We provide the treatment apparatus on loan. All treatments are scheduled in the morning around the time of awakening. The bedroom treatments (negative ions or dawn simulation) end by the time of awakening. The bright light treatment takes place for half an hour after waking up. Initially, patients are randomly assigned to one of the treatment groups. The treatment must be taken consistently for three weeks at the same time every day, after which it is temporarily suspended to determine whether symptoms return. Given sufficient time within the winter season, patients then have the opportunity to try one of the alternate treatments to determine which works best for them. This provides an informed, confident basis for a treatment plan for subsequent years.

As part of the protocol, patients provide saliva samples on two evenings, which are used to test for the level of melatonin, a hormone that becomes active at night. Results reveal whether a person's internal circadian rhythm is early, late or normal, information that can be used to guide the timing of future treatment. This constitutes a distinct benefit for research participants, since such a diagnostic test is not yet available in medical practice.


Ages Eligible for Study:   18 Years to 70 Years
Genders Eligible for Study:   Both
Accepts Healthy Volunteers:   No

Inclusion Criteria:

  • Diagnosis of major depression or bipolar disorder, with regular onset of depression in fall or winter and remission in spring
  • Able to maintain a regular sleep schedule

Exclusion Criteria:

  • Presence of psychiatric disorders other than major depression or bipolar depression
  • Current use of antidepressant or recreational drugs, or psychotropic medication or supplements that may affect mood
  • Current medical illness or medication that might interfere with response to treatment
  • Long-distance travel during the program
  Contacts and Locations
Choosing to participate in a study is an important personal decision. Talk with your doctor and family members or friends about deciding to join a study. To learn more about this study, you or your doctor may contact the study research staff using the Contacts provided below. For general information, see Learn About Clinical Studies.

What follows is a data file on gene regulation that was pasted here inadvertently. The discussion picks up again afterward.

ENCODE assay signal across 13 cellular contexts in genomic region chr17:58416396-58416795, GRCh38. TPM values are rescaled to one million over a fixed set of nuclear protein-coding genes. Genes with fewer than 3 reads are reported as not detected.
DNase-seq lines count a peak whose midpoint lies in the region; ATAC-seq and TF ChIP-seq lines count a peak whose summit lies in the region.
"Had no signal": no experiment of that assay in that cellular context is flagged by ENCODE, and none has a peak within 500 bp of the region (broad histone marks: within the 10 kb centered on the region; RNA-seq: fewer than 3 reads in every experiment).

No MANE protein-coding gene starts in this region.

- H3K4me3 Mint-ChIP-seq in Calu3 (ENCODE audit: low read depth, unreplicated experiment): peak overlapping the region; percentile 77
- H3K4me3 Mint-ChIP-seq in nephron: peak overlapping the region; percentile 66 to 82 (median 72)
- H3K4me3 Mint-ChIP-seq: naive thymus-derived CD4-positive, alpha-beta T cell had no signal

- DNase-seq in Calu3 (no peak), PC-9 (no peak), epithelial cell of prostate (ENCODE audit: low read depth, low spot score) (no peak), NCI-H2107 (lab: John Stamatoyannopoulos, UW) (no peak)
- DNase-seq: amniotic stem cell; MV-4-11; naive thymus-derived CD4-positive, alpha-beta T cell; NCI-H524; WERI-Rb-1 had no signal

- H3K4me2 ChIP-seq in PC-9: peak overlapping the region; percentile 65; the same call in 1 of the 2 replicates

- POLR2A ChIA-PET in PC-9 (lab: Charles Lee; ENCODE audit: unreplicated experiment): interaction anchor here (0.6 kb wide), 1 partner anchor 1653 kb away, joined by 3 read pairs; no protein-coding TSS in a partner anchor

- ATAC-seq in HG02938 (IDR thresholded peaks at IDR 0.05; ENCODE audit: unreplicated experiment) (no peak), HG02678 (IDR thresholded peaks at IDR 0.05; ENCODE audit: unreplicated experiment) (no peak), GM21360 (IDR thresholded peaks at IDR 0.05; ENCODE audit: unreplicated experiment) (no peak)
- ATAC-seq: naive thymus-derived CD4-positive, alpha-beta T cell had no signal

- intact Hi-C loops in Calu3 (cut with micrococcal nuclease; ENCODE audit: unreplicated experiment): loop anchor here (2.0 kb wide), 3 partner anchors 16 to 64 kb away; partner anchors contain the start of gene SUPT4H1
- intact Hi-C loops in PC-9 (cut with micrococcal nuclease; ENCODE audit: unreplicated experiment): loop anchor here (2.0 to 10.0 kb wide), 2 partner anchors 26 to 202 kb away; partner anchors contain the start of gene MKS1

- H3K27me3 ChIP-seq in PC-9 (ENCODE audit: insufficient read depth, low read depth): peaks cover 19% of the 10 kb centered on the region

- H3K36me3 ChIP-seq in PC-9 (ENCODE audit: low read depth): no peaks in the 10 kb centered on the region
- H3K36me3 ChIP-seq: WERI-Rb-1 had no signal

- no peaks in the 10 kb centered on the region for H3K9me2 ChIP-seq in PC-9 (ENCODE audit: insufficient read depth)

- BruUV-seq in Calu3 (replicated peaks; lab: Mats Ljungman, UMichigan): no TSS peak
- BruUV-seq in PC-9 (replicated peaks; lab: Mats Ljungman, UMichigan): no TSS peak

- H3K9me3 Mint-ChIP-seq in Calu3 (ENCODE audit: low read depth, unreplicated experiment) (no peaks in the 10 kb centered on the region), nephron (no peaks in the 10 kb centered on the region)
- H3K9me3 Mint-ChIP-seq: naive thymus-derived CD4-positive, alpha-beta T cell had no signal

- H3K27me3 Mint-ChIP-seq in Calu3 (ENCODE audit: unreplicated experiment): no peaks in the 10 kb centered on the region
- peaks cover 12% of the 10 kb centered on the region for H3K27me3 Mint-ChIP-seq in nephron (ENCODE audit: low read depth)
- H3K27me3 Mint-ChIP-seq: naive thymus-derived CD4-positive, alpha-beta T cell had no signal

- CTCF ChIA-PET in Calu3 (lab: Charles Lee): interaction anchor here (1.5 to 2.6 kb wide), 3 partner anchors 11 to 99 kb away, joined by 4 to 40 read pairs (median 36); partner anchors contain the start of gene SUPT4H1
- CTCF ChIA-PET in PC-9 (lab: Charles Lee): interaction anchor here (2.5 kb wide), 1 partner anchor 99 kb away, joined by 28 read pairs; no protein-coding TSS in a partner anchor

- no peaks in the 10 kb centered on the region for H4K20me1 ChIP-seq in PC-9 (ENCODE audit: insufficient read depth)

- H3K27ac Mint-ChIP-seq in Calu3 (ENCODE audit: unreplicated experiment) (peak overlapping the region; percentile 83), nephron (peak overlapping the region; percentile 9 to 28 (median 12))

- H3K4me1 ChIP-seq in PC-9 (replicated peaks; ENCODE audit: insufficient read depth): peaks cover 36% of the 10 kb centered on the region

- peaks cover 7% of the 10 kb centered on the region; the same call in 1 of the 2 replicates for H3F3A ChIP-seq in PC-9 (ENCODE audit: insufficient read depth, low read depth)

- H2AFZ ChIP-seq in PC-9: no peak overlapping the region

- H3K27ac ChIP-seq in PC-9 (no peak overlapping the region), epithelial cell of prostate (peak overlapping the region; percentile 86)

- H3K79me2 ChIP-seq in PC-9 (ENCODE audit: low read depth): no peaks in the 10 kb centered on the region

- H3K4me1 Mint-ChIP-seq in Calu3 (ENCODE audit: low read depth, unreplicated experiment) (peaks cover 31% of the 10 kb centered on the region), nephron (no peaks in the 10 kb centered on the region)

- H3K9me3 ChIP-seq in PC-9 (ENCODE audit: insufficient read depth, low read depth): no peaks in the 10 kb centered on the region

Please refer to this study by its identifier: NCT00006517

United States, New York
Columbia Presbyterian Medical Center
New York, New York, United States, 10032
Sponsors and Collaborators
Principal Investigator: Michael Terman Columbia University
  More Information

Additional Information:
Caldwell M. Mind over time. Discover Magazine, July 1999;50-59. <>
Terman M; Terman JS; Williams JBW. Seasonal affective disorder and its treatments. J Pract Psychiatry Behav Health 1998;5:387-303. <> Identifier: NCT00006517     History of Changes
Other Study ID Numbers: R01 MH42931-01, DSIR AT-SO
Study First Received: November 22, 2000
Last Updated: February 3, 2009
Health Authority: United States: Federal Government

Keywords provided by National Institute of Mental Health (NIMH):
Seasonal Affective Disorder (SAD)
Winter Depression
Mood disorders
Bipolar I and II disorders
Major Depressive Disorder, Recurrent
Light therapy
Dawn Simulation therapy
Negative air ionization therapy
Biological rhythms

Additional relevant MeSH terms:
Depressive Disorder
Mood Disorders
Seasonal Affective Disorder
Behavioral Symptoms
Mental Disorders
Pathologic Processes processed this record on September 18, 2014